Why so much hoopla around this point?
Why is this a thing?
I mean it’s just some parts plugged together to throw some pixels on the screen which aren’t even real.
Yup, I said it :P.
All across the internet, you will find statements like :
- The satisfaction that you feel when you build your own PC is unparalleled.
- You are not a gamer if you play games on consoles and not on a gaming computer.
- If you are gaming on a console, you are a peasant. (This one is just so hurtful at so many levels)
- Be a member of PC master race.
- The customization options when you build your own PC are just too fancy.
The fights that go on in these forums are just not for the faint-hearted.
Moms, dads, mom’s dad, and his aunts are mentioned in a way that blurs the definition of decency.
And almost, all of the time the fight is for just a few fps here and there that your eyes won’t even notice.
All of these opinions from the internet are pointing towards one main essence.
The way it is being expressed is sometimes a bit extreme and well, a little cultish.
But the basis of these expressions is actually quite beautiful. It’s the good kind of cultish.
The basis or essence as to why there is so much stress on building your own PC is,
A Sense Of DIY Of Creating Something That Works And You are Responsible For.
I am not trying to get deep here or anything. But this is what the basis is.
Everyone one wants to create something.
Everyone wants to give an expression to the seed of creation that is ingrained in all of us.
Some do that by dancing. Some sing for it. There are a few who write blog posts like these.
Others like to sketch or paint.
And some, do that by building pc’s.
That is where the satisfaction comes from. You always find the greatest satisfaction when you create something. Isn’t it?
Doesn’t matter how big or small.
I know some guys, who are not interested in gaming or anything like that. But are interested in making gaming computers.
And they create some really great custom designs that you will ever see. Hail the selfless deeds.
Ain’t nothin like that !!.
So if someone is calling you a peasant if you game on a console, you don’t need to feel bad about it.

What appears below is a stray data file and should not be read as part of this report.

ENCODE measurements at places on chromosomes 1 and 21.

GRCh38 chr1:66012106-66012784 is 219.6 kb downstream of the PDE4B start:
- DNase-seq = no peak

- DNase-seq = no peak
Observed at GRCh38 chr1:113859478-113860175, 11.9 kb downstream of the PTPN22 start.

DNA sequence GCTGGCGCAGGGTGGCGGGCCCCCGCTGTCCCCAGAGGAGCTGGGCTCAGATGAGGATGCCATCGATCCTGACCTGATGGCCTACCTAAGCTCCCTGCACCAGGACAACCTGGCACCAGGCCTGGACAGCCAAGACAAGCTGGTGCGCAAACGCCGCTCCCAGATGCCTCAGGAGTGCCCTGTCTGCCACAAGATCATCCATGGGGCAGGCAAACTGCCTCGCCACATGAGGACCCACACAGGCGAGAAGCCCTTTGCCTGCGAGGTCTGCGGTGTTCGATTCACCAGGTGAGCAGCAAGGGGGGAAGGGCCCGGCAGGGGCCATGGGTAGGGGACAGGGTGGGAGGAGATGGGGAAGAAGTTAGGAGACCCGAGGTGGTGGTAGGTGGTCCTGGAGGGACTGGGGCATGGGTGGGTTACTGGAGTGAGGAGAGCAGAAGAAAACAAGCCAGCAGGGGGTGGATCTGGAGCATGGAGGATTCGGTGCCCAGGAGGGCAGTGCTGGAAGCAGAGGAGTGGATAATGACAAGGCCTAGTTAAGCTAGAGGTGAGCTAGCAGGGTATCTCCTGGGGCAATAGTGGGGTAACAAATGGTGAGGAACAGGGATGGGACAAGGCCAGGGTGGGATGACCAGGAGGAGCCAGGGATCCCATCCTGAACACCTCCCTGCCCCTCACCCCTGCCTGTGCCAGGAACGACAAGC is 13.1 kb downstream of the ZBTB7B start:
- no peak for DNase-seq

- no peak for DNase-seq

They are pushing you to create something of your own. It’s just that they are not finding better words to express it.
So they are just throwing whatever is on top of their heads.
And cuss words are always on top of everyone’s heads.
The Tangible Benefits When You Build Your Own PC
Aside from the fact that the activity tingles your insides. Let’s talk about the real benefits that you reap while creating a custom PC.
You will be the father and the doctor to the PC,
As I already said, the experience that one goes through while creating and learning something is just absolutely fantastic. Moreover, since everything will be put together by you, you will know what to do if something goes wrong at a later stage.
Something that is customized to meet your needs,
I mean, no one in the world will happen 100 % your way. I think we can all agree to that.
(And for those you who don’t agree. Just wait.)
Hell, even my dog doesn’t happen 100% my way. Nowadays, he does his own thing.
So, it’s very important that at least I happen my way.
And thank Jesus and the computer Gods (you can find them here in India, we have all types).
Now we can make our computers happen the way we want.
I am a happy man. Don’t need anything else.
That’s without any doubt the best part. When you build your own PC, you build it as per your needs.
Whether you want a simple web browsing machine, a pixel pumping beast or a hulk that will chew through everything.
You are covered, baby.
Nasty Bloatware Suckers,
For the uninitiated ;
Bloatware is an unwanted piece of script/code/software that some PC manufacturers choose to install on a newly built PC that actively, continuously and not to mention hilariously drain your resources.
They can be anything that the PC makers need them to be :
Ranging from simple adverts to keeping your system vulnerable and open for full blow security attacks.
Read PCworld’s complete bloatware report here.